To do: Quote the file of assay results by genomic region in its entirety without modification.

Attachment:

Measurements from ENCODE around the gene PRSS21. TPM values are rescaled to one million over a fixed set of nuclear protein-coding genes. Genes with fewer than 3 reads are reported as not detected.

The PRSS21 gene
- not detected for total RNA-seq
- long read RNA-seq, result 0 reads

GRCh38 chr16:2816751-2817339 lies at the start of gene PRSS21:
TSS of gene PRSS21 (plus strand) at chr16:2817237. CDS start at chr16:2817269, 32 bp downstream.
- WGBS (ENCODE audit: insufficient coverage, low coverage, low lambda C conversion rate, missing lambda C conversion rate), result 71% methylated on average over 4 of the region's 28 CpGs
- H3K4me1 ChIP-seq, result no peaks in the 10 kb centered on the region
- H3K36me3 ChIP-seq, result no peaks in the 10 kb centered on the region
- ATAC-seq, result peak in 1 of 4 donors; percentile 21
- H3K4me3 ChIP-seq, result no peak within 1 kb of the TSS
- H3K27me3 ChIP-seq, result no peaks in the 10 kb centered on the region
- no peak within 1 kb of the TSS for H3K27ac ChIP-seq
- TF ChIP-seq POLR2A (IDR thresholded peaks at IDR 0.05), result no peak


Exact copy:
Measurements from ENCODE around the gene PRSS21. TPM values are rescaled to one million over a fixed set of nuclear protein-coding genes. Genes with fewer than 3 reads are reported as not detected.

The PRSS21 gene
- not detected for total RNA-seq
- long read RNA-seq, result 0 reads

GRCh38 chr16:2816751-2817339 lies at the start of gene PRSS21:
TSS of gene PRSS21 (plus strand) at chr16:2817237. CDS start at chr16:2817269, 32 bp downstream.
- WGBS (ENCODE audit: insufficient coverage, low coverage, low lambda C conversion rate, missing lambda C conversion rate), result 71% methylated on average over 4 of the region's 28 CpGs
- H3K4me1 ChIP-seq, result no peaks in the 10 kb centered on the region
- H3K36me3 ChIP-seq, result no peaks in the 10 kb centered on the region
- ATAC-seq, result peak in 1 of 4 donors; percentile 21
- H3K4me3 ChIP-seq, result no peak within 1 kb of the TSS
- H3K27me3 ChIP-seq, result no peaks in the 10 kb centered on the region
- no peak within 1 kb of the TSS for H3K27ac ChIP-seq
- TF ChIP-seq POLR2A (IDR thresholded peaks at IDR 0.05), result no peak